Monday, August 13, 2012
Berlin so far has been, in a word, awesome. It offers what I think is one of the premier urban experiences anywhere. Transit is expansive and all-encompassing, neighborhoods are distinct and have strong local identities, places are vibrant and walkable, prices are relatively affordable, the city has extensive late-night options, etc. It goes on and on. As an added plus, the city lacks pretension and the annoying, socially awkward attitudes that come with it. To give some perspective, if people in Paris or Manhattan “dress up” to go out, Berliners dress down. Berlin feels like a fun, easygoing city of janitors, train conductors, hipsters, artists, musicians, punks, anarchists, Turks, and African immigrants with ugly-looking German girlfriends. All of whom like to drink publicly in squares, on the sidewalk, and inside of subway trains.
What I like most about the city, however, is that everything feels within reach. It is not like London, Paris, or NYC, where you can see a café or boutique, and feel discouraged to drop in because of exorbitantly high prices. By contrast, most restaurant prices rarely go above €9. Fortunately, there is no $15 hamburger (or equivalent) or $7 beer here. In comparison, Scandinavian cities and places like London feel like utter rip-off’s, with no real value anywhere to be found, even for those paid in local wages. Heck, at the type of restaurant that I would be hesitant to visit in Los Angeles, I could at least occasionally visit its Berlin equivalent and have no regrets afterwards.
I am staying in Neukölln, a majority Turkish (with some Lebanese, Africans, and hipsters) neighborhood in the south of the city. Lots of women in hijabs. Interestingly enough, these Turks are often viewed with anger and scorn by cosmopolitan Turks in Istanbul, of whom view German Turks as country bumpkins. The premise does have some basis, though: a large portion of the Turks bought into Germany as guest workers following WW2 hailed from the predominately rural and conservative eastern regions of Anatolia, far removed from the leather jacket-wearing, fashion blog-having, lime-infused vodka-drinking Istanbul liberal élite. Most of the restaurants are some type of Turkish, usually offering kebabs, böreks, or shawarma. The area closer towards the canal is where most of the gentrification is taking place, and one can find a number of new coffee shops, cafés, used record stores, thrift store, etc. It has a really nice vibe. I love the kebab stand in front of the Rathaus Neukölln (U7) U-bahn, and like Chelany’s for Pakistani food, eis for ice cream, and Katies Blue Cat for coffee and English pastries.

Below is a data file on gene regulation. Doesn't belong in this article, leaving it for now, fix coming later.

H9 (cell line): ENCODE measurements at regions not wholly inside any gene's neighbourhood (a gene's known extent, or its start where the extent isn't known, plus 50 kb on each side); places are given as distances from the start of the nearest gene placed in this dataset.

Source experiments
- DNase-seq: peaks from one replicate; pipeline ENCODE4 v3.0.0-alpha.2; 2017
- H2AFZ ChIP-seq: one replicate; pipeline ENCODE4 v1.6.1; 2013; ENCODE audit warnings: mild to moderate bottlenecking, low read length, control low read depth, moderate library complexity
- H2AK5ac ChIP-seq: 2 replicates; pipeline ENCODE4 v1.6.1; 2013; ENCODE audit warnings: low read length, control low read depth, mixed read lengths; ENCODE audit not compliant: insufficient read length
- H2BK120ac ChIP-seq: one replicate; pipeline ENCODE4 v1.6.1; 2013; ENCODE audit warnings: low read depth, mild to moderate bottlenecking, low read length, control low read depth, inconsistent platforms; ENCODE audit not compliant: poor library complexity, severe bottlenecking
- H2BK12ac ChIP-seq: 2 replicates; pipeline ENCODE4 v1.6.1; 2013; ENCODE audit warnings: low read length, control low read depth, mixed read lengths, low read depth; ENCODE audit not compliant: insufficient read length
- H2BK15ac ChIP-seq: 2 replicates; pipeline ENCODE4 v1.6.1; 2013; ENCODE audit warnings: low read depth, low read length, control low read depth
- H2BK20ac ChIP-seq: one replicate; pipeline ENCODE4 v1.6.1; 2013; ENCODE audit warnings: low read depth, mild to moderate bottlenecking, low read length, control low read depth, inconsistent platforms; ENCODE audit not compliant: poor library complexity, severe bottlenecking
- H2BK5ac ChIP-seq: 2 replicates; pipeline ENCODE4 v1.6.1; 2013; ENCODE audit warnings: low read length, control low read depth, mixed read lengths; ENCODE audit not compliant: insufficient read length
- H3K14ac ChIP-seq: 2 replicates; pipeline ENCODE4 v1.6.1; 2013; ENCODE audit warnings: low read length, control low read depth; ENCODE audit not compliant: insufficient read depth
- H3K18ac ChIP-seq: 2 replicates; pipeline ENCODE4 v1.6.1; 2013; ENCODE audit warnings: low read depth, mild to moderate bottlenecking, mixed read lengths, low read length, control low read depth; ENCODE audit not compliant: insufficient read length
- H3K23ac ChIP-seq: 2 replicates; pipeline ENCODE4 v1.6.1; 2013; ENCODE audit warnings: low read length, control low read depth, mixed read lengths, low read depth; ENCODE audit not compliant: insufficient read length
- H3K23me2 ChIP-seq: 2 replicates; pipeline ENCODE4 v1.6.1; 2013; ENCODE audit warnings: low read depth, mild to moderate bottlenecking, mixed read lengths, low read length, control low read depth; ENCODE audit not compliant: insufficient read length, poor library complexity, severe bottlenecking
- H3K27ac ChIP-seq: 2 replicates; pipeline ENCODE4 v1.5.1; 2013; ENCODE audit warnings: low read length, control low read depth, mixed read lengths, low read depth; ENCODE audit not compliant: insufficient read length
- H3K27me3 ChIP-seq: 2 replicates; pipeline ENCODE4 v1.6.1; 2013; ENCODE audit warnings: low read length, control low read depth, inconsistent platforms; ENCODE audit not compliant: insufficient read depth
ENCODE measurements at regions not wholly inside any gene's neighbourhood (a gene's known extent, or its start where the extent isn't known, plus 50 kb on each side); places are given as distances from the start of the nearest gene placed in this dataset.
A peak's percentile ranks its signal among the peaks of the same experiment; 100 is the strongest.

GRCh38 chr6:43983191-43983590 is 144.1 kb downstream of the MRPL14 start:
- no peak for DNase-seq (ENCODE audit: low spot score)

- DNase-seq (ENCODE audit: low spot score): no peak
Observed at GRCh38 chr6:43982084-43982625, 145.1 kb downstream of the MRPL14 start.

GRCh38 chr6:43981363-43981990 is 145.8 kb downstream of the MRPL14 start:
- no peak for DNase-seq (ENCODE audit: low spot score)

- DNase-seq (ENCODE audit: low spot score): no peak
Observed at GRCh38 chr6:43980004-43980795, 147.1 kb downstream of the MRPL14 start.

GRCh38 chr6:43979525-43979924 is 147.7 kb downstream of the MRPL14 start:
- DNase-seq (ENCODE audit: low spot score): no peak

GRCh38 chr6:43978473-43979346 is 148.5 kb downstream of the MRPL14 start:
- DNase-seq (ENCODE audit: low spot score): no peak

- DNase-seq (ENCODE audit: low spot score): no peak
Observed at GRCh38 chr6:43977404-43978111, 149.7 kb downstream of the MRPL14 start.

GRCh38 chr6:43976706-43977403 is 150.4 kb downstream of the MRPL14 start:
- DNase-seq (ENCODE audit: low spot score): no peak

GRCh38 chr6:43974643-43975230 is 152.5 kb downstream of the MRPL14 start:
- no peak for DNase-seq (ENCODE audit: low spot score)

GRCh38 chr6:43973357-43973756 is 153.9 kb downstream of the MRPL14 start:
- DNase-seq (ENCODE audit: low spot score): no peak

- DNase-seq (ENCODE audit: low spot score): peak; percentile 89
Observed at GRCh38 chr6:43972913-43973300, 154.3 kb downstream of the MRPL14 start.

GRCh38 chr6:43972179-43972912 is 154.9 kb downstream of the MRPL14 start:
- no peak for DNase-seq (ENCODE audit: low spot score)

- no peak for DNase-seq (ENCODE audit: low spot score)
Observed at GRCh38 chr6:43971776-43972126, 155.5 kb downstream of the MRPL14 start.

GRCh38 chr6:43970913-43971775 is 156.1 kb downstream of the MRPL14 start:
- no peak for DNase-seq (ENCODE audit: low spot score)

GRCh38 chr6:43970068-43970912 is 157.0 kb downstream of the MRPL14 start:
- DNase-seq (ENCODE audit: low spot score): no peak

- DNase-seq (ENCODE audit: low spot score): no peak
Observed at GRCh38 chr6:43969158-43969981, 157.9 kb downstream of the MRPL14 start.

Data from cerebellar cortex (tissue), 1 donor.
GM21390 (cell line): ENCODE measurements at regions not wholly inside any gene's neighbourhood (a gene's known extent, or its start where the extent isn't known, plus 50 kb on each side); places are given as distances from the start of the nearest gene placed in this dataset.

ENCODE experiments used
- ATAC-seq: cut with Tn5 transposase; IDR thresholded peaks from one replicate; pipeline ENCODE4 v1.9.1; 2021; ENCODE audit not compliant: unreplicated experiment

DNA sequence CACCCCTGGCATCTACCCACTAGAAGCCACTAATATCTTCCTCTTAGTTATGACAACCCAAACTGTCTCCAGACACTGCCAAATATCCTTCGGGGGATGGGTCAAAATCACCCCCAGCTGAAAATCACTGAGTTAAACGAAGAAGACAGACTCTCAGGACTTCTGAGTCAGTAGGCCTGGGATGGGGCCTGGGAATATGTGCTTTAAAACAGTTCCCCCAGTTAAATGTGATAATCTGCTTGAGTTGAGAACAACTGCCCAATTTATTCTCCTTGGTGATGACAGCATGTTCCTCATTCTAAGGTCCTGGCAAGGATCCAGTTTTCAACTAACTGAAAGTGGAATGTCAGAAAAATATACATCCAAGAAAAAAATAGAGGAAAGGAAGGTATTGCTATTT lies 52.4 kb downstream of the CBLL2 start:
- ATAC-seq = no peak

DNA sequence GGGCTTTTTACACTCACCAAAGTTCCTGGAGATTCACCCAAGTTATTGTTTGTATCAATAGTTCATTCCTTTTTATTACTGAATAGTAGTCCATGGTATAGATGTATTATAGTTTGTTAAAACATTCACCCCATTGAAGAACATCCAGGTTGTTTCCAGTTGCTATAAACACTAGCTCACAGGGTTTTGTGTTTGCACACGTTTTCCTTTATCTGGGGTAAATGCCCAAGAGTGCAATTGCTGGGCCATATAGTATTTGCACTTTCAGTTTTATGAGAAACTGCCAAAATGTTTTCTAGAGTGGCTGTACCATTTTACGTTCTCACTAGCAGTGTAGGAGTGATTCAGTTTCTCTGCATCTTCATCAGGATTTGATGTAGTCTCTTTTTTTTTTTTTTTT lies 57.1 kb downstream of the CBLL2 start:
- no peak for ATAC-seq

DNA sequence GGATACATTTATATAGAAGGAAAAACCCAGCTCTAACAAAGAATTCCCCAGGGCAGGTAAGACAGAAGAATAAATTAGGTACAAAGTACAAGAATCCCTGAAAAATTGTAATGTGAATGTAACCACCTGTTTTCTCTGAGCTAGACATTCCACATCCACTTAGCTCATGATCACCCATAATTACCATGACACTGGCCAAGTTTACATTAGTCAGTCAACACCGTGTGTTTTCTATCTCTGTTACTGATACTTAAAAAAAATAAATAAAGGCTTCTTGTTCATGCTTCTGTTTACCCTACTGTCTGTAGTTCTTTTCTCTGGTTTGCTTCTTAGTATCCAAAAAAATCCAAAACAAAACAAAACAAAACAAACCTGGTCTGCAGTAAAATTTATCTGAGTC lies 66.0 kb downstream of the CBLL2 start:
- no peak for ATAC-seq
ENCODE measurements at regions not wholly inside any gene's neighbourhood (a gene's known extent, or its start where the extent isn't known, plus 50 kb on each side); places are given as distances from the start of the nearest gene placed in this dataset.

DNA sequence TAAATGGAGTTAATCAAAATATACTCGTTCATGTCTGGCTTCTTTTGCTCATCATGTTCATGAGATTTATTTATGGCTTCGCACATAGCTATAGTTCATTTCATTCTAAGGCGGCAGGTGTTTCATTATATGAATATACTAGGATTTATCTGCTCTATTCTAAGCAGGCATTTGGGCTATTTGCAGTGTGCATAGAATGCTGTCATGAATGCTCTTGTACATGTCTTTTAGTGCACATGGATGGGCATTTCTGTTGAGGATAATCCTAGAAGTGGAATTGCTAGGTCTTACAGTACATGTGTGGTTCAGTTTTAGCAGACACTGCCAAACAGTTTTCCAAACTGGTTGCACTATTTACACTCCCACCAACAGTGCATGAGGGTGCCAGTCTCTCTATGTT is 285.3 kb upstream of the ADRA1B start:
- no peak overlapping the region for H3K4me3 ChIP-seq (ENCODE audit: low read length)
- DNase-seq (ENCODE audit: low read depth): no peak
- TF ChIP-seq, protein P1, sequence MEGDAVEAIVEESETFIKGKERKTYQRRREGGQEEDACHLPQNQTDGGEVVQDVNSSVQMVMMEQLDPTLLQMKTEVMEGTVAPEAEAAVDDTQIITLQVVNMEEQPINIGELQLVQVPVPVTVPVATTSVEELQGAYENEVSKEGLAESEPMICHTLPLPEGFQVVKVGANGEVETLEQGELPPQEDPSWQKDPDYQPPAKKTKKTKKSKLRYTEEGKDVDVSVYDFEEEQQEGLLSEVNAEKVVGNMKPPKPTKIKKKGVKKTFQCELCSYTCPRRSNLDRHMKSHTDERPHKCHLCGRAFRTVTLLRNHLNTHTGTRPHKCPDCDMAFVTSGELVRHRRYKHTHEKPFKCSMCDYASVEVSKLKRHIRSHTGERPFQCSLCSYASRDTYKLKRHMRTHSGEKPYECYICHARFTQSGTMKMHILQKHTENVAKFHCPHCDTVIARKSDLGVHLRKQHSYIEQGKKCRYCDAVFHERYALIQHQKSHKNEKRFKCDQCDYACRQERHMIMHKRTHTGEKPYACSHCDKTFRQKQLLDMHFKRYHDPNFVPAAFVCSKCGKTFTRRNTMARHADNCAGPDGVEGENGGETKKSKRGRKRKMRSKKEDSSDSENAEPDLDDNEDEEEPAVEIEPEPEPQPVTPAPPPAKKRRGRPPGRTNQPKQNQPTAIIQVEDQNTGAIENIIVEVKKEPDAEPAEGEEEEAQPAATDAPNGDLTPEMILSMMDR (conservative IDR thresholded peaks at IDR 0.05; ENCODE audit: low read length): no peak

The smoking…man, that takes some getting used to. Smoking is everywhere here, and, most shockingly, is still allowed inside of bars and establishments. It can be downright annoying, especially when in bars, where the copious amount of smoking seems to seep into the fabric of one’s clothes. When in cities where smoking is so widespread, I wonder if people smoke because it is a cultural thing? Or because they simply see others doing it? Or is it integral to socializing here? Another surprising thing is the popularity of soul music here.
Every hip-looking bar, restó, or record store with a well-dressed English-speaking staff plays soul music! I find its popularity intriguing, given the ostracization and poor integration of blacks in Europe, outside of the UK. Being black abroad and Europe, from a number of social experiences, I can’t help but feel as if certain population segments view blacks as more “authentic”, or as a group of people laden with street cred and legitimate, “real life” experiences, grievances, and hostilities.
Another thing I like about the city is how, even though a multitude of historic events have taken place in the city, the city does not dwell in the past. It is still evolving and continually changing, which means that it avoids the museum feeling and frozen-in-amber feeling that places like Paris (and San Francisco) can often have. And it is not just because of its large amount of decidedly unromantic Communist and Brutalist architecture; its appreciation and acceptance of new, groundbreaking ideas (music, art, creative fields, new technologies, architecture, mass transit, street culture, etc.) help set it apart from the above, where the old guard more or less prevails. It is almost as if somehow because of its dark and bloody history, of which oversaw the changing of power by a number of different regimes, that there is restrictive historic precedent or reference point to how things should be done.